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Ukraine aid threatens to fall through cracks as Republicans, Democrats play blame game

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The likelihood that Congress approves new aid for Ukraine before year’s end is growing smaller with each passing day, and lawmakers on both sides of the aisle are pointing fingers at their rivals.

‘Zero chance,’ Rep. Andy Harris, R-Md., told Fox News Digital when asked whether Congress will work out a deal before the end of the year, ‘because the Democrats don’t want to close our southern border.’

Republican leaders in the House and Senate have insisted that any aid for Ukraine be paired with conservative policy concessions on border security and asylum laws. Democrats have called Republican demands for Trump-era immigration policies to deal with the ongoing migrant crisis unreasonable.

Now, with less than a week before both chambers of Congress are scheduled to leave for the holidays, Democrats and Republicans have each insisted the other side is to blame if a deal isn’t reached.

‘I’m deeply concerned that both Ukraine and Israel aid won’t pass. And I’m deeply concerned [what] message that sends to our allies, that the United States can’t live up to its commitments,’ Rep. Jared Moskowitz, D-Fla., told Fox News Digital. ‘I don’t think Democrats are the issue here. It’s the chaos with the Republicans.’

Moskowitz pointed to GOP leaders pulling a key program renewal off the expected vote schedule as evidence of dysfunction in their ranks.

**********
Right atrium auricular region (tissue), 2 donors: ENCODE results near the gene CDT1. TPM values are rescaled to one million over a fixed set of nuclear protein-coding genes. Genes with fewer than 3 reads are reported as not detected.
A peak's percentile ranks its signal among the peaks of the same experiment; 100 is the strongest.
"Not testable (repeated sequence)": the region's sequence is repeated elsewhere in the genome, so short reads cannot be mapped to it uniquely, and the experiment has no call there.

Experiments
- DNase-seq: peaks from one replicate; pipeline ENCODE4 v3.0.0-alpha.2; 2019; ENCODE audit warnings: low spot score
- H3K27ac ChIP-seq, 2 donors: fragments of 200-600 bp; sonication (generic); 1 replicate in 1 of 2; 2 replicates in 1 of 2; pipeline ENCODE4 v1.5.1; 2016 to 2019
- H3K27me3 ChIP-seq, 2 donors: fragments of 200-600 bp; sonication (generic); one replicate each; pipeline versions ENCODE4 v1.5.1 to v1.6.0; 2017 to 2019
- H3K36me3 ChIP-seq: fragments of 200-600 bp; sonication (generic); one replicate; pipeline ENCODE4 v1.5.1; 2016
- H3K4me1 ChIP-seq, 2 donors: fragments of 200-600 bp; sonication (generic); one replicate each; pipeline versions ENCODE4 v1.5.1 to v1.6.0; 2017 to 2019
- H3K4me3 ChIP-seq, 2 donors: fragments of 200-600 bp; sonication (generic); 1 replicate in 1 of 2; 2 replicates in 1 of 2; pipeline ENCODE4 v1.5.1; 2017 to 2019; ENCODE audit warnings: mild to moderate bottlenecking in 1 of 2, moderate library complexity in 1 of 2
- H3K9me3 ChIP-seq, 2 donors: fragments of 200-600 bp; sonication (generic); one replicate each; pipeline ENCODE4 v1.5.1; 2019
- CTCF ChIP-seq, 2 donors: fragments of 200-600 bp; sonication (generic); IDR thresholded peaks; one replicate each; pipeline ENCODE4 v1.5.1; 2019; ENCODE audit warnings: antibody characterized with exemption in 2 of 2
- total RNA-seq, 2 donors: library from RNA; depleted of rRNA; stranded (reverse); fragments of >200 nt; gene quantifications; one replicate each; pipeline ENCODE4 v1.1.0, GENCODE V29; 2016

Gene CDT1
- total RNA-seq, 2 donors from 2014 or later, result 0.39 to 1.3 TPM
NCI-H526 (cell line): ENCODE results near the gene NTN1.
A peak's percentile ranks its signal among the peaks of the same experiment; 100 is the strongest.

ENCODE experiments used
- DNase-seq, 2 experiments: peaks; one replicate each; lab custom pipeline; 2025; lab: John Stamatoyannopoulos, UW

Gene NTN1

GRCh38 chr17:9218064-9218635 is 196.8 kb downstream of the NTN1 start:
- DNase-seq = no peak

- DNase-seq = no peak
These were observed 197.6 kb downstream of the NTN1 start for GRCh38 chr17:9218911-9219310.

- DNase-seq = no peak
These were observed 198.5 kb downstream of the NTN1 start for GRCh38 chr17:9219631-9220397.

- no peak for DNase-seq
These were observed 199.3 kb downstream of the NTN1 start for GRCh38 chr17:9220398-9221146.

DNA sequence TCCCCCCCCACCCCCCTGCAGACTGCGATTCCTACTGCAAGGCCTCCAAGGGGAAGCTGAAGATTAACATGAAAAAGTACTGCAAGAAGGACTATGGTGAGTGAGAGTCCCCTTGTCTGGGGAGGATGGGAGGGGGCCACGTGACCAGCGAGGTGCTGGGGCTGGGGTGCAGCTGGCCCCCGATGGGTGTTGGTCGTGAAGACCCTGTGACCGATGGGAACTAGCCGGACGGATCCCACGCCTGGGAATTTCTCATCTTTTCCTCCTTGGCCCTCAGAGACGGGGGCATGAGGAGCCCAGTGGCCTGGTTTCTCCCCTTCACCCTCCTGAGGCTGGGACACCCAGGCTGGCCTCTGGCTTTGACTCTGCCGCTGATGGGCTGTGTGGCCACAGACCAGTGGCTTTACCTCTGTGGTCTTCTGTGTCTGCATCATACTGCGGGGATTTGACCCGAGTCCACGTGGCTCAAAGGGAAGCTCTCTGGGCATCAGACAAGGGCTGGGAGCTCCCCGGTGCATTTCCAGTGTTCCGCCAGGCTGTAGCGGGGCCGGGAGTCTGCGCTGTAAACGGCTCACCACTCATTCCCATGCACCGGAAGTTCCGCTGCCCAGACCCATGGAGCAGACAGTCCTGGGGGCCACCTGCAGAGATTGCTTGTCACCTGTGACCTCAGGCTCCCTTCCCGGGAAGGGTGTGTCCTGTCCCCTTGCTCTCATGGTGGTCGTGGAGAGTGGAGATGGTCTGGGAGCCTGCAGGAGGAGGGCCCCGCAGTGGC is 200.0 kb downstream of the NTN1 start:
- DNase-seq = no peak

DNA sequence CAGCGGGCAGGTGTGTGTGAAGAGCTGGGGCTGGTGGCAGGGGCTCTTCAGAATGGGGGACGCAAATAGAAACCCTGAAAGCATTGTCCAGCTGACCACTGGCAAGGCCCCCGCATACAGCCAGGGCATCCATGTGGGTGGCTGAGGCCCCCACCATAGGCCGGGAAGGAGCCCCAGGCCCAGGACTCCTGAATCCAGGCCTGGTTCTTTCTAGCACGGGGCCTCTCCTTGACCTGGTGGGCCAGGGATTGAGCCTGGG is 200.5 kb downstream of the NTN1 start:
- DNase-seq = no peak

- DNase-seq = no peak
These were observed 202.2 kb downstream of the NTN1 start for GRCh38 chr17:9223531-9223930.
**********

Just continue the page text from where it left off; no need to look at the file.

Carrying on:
‘They can’t agree amongst themselves,’ he said. ‘Democrats are willing to make a deal, the president’s willing to make a deal. We’re not going to cave to ridiculous extreme measures. That won’t work. But no, we’re here to make a deal.’

Rep. Jack Bergman, R-Mich., blamed President Biden’s White House ‘for not having a plan for Ukraine to begin with.’

Speaker Mike Johnson, R-La., told reporters after meeting with Ukrainian President Volodymyr Zelenskyy on Tuesday that while he supports Ukraine’s goal of defeating Russia’s invasion, the House would not budge until they were satisfied with oversight of both the border and the dollars going to Kyiv.

‘What the Biden administration seems to be asking for is billions of additional dollars with no appropriate oversight or clear strategy to win, and none of the answers that I think the American people are owed,’ he said. ‘I have also been very clear from day one that our first condition on any national security supplemental spending package is about our own national security first.’

Meanwhile, the Democrat-controlled Senate is teeing up a vote on a $110 billion supplemental aid package, roughly $61 billion of which is aimed at Ukraine. It also includes money for Israel and humanitarian causes in Gaza and elsewhere.

The White House has warned that Ukraine could face catastrophic losses if aid is not replenished by the end of the year.

Rep. Glenn Ivey, D-Md., accused Republicans of ‘playing games with the emergency supplemental,’ doubting that Ukraine aid or any other part of it will pass Congress.

‘I don’t know when the Republican leadership is going to get its act together,’ Ivey told Fox News Digital.

On the other hand, Rep. Jake Ellzey, R-Texas, said he would ‘love to find a way’ to pass both Ukraine aid and border security measures this year.

‘Whether that happens before Christmas or not, I’m not sure,’ he added. ‘The administration still has a lot of work to do to sell their case to some of my colleagues. And Speaker Johnson has made it very clear what his terms of the deal are. So, if it’s that important, the administration, they’ll find a way to [do] it.’

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